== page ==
Reintroduction and marriage to Barry
After a four-year absence, Lucy Speed decided that she wanted to return to the series. She mentioned this to her former cast-mate Ross Kemp, who played Grant Mitchell in the serial and he initiated contact between Speed and then executive-producer, Matthew Robinson. Robinson had been thinking of introducing a new love-interest for the character Barry Evans (Shaun Williamson) and he had already considered the possibility that the love interest could be Natalie. Speed has commented “It was good timing. He thought I and the character fit the bill.” Natalie made her reappearance on-screen on 8 March 1999 and a relationship between the two characters was developed. A friendship was also re-established between the characters Natalie and Bianca in a special four-hander episode – although “the closeness was never quite the same”.
Natalie’s relationship with Barry Evans- frequently described as a “bumbling buffoon” – was central to the character upon her return to the serial. Speed has explained her character’s initial attraction to Barry: "I think it has a lot to do with her childhood. Natalie really adored her dad but he couldn't put up with that horrible wife of his, Andrea… and so he walked out on the family. Andrea is a total nightmare control freak, and it says a lot about who Natalie is, why she had no confidence in herself. Her mother probably emotionally abused her. So Barry represented safety and a secure family environment…She feels safe with him and she felt she made the right choice at the time, although of course she was apprehensive about it.”
The biggest storyline involving Barry and Natalie in 1999 was their joint double wedding with the characters Ian Beale and Melanie Healy (Adam Woodyatt and Tamzin Outhwaite) – the lead up to which included a hen/stag night celebration episode, which was filmed on-location in Amsterdam, Holland. The episode evoked criticism by the Broadcasting Standards Commission for its inclusion of “almost relentless drunken and promiscuous behaviour, sexual innuendo and drug-taking, before the watershed”, which included Natalie having to acquire three love bites from strangers. The BBC defended the episode, claiming that its content would have “come as no surprise to viewers” and adding that the depiction of this behaviour conformed to an EastEnders tradition – that questionable conduct "only leads to further trouble…One character's quest for drugs led to embarrassment and nausea and a drinking binge led to the calling off of [Barry and Natalie’s] wedding while the prospects for another became bleaker."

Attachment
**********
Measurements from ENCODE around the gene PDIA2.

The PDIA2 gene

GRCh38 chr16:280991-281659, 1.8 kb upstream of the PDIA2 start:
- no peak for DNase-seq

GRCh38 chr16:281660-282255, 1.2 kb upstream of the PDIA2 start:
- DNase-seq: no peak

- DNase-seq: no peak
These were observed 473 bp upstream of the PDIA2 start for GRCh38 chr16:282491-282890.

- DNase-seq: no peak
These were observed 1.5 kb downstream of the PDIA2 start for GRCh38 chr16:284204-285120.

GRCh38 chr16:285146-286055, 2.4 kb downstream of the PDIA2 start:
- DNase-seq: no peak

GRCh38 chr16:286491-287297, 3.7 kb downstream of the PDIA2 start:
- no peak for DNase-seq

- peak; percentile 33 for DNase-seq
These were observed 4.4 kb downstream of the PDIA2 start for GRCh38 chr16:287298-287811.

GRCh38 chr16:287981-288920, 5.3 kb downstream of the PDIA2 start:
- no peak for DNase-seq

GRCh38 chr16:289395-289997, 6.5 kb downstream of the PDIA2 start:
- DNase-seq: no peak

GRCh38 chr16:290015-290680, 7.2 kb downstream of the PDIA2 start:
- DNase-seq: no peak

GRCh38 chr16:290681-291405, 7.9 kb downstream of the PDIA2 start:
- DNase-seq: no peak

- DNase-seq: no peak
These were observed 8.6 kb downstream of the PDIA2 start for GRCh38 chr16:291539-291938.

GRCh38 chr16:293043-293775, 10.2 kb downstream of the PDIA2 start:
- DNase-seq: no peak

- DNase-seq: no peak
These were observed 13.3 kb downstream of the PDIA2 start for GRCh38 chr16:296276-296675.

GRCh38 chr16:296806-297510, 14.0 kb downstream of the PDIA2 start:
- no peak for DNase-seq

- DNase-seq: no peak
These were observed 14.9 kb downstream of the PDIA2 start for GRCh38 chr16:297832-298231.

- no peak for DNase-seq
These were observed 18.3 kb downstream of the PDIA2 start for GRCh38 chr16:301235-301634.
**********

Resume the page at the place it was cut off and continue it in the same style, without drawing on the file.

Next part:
Natalie and Barry’s screen wedding was featured as part of the Millennium Eve episodes, which drew in 20.89 million viewers – the biggest soap audience since the character Tiffany Mitchell (Martine McCutcheon) was killed off in EastEnders precisely one year earlier (New Year's Eve 1998). An EastEnders spokeswoman commented: "This is a remarkable endorsement of the power of EastEnders that over 20 million viewers chose to see the Millennium celebrations in Albert Square." The episodes were also broadcast on screens in London's Trafalgar Square, a typical “haunt for New Year's Eve revellers”.